This is where you show the protagonist living their normal life. And I don’t mean that it’s time for an info dump about the world and the plot. Don’t show your protagonist in front of a mirror describing their appearance. What readers want is a sense of the protagonist’s life, their personality and relationships. Look at any popular or famous fantasy story and you’ll see what I mean.

Start with Lord of the Rings, which is about as basic fantasy as it gets, even if it is on the dry and wordy side. We begin at Bilbo and Frodo’s birthday party. There we meet our protagonist and his friends, including the mysterious Gandalf, and we get an idea of the way they interact. We learn about hobbit culture and get a glimpse of the troubles in the wider world, even if they don’t affect the characters yet. And it doesn’t feel like exposition.

Let’s look at something more modern like The Lightning Thief by Rick Riordan. It starts with our protagonist, Percy Jackson, on a school field trip. We hear about his troubles with school, meet his best friend, Grover, and his favorite teacher, and we see him deal with a bully.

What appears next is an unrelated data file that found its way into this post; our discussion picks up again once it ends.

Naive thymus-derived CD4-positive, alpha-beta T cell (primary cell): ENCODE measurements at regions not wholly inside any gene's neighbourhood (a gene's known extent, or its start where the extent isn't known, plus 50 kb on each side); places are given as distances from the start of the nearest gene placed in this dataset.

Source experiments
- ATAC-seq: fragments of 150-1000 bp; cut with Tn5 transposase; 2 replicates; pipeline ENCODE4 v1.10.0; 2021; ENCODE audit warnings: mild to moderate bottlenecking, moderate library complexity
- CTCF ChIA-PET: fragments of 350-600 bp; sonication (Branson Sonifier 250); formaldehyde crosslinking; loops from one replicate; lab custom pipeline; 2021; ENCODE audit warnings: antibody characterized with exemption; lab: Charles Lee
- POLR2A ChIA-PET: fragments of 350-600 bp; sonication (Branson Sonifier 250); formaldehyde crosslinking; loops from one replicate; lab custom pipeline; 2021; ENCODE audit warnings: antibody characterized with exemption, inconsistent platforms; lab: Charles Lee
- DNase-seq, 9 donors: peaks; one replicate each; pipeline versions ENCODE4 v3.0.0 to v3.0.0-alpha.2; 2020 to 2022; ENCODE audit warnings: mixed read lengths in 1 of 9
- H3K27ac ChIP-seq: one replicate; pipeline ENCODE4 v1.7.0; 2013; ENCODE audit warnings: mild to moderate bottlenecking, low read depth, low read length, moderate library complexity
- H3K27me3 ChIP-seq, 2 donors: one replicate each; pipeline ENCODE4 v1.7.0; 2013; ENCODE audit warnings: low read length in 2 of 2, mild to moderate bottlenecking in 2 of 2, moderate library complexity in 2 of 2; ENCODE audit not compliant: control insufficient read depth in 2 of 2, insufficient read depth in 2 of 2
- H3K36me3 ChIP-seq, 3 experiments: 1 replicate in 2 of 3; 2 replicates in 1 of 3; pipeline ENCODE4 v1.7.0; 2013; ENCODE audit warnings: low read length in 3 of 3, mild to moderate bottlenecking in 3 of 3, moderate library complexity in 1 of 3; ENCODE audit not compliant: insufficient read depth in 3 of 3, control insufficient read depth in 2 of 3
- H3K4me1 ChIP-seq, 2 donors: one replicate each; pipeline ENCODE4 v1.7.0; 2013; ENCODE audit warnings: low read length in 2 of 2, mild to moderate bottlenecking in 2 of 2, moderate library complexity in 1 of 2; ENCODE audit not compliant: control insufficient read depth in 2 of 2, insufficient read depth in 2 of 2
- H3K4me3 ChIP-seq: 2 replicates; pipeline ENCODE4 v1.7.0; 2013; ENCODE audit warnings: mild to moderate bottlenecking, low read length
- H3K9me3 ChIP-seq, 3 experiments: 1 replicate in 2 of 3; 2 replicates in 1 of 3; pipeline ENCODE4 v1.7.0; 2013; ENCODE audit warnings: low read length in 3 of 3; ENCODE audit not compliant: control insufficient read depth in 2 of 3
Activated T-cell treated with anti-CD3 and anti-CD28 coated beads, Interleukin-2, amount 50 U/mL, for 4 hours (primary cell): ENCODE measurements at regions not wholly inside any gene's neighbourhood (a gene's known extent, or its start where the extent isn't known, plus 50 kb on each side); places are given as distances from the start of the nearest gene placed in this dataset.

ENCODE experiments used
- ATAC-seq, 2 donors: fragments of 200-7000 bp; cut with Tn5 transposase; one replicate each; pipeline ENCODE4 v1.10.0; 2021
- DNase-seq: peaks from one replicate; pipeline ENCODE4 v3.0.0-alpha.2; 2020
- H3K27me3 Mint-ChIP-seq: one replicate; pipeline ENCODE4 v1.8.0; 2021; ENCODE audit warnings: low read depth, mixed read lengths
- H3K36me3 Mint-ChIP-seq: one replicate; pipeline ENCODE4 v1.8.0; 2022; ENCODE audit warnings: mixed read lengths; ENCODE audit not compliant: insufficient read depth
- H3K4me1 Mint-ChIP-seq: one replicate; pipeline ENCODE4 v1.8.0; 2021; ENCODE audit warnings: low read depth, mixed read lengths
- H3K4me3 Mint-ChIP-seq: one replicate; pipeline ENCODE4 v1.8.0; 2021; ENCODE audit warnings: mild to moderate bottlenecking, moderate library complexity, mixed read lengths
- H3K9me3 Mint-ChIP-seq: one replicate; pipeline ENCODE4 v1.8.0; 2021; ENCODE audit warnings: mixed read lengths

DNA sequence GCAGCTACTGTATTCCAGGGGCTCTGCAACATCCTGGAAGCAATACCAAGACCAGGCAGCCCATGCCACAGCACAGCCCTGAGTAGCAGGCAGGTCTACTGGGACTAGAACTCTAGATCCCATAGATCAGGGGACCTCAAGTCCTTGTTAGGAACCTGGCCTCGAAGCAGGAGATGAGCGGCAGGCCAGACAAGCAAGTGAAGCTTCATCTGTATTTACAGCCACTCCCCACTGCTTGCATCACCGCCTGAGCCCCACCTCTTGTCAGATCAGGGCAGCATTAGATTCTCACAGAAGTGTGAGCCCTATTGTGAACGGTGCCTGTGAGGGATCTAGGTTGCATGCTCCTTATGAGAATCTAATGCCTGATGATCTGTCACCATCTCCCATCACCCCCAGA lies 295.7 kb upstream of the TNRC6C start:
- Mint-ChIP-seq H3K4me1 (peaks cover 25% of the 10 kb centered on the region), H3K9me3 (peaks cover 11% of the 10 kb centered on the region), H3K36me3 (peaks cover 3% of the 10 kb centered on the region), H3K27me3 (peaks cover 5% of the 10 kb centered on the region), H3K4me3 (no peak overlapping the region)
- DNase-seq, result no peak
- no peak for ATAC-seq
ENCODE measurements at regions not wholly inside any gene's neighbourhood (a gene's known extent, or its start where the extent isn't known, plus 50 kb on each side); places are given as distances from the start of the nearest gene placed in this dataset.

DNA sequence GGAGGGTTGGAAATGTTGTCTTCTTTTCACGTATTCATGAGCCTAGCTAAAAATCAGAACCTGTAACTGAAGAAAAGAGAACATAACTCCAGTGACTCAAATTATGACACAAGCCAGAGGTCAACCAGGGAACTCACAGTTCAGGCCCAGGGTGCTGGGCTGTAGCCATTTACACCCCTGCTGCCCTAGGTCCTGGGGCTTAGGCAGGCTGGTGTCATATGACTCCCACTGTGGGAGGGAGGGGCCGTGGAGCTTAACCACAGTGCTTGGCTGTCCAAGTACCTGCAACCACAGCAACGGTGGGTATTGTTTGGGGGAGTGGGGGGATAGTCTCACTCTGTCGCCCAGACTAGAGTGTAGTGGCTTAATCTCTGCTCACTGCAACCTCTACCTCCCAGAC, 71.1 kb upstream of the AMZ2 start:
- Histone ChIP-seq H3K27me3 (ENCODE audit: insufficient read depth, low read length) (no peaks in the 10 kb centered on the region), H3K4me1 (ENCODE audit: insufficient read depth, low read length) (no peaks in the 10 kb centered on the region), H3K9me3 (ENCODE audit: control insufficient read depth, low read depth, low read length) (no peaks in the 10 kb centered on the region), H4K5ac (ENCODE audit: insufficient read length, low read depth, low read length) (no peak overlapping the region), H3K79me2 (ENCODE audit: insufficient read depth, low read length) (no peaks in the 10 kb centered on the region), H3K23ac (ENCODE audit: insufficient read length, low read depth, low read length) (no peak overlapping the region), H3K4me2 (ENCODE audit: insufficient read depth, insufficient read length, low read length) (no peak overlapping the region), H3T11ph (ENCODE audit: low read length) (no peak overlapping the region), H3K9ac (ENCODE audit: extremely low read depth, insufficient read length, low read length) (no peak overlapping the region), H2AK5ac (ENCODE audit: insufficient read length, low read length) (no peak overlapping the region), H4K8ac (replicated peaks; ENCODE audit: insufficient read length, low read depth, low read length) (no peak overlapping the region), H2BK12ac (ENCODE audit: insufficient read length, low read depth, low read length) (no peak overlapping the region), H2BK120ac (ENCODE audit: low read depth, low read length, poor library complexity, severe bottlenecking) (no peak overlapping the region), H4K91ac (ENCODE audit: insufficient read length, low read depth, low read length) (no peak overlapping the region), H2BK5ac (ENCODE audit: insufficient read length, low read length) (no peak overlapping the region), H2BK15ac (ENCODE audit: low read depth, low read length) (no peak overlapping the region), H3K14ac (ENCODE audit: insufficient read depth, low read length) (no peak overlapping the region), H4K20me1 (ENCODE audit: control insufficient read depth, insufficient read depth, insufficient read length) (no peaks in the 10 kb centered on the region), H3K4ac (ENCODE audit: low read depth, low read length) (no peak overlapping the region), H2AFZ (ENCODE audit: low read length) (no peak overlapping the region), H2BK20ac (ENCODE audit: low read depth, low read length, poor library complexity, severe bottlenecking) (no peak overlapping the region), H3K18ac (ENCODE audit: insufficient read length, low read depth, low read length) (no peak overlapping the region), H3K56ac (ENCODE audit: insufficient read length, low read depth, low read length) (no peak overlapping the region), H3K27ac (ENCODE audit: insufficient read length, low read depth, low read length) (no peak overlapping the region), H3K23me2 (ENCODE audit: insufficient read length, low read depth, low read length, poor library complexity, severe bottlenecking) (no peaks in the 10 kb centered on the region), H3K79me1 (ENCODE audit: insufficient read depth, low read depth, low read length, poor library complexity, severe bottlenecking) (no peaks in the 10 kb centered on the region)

In both cases, we get a sense that the protagonist has problems for which an immediate solution doesn’t present itself. Frodo loves the Shire but feels restless and unfulfilled. Percy just wants to have a school year where he doesn’t get expelled, despite the fact that everything he does seems to go wrong. This dissonance between their wishes and their reality will lead us naturally into the next step.

Turning Point 1: Opportunity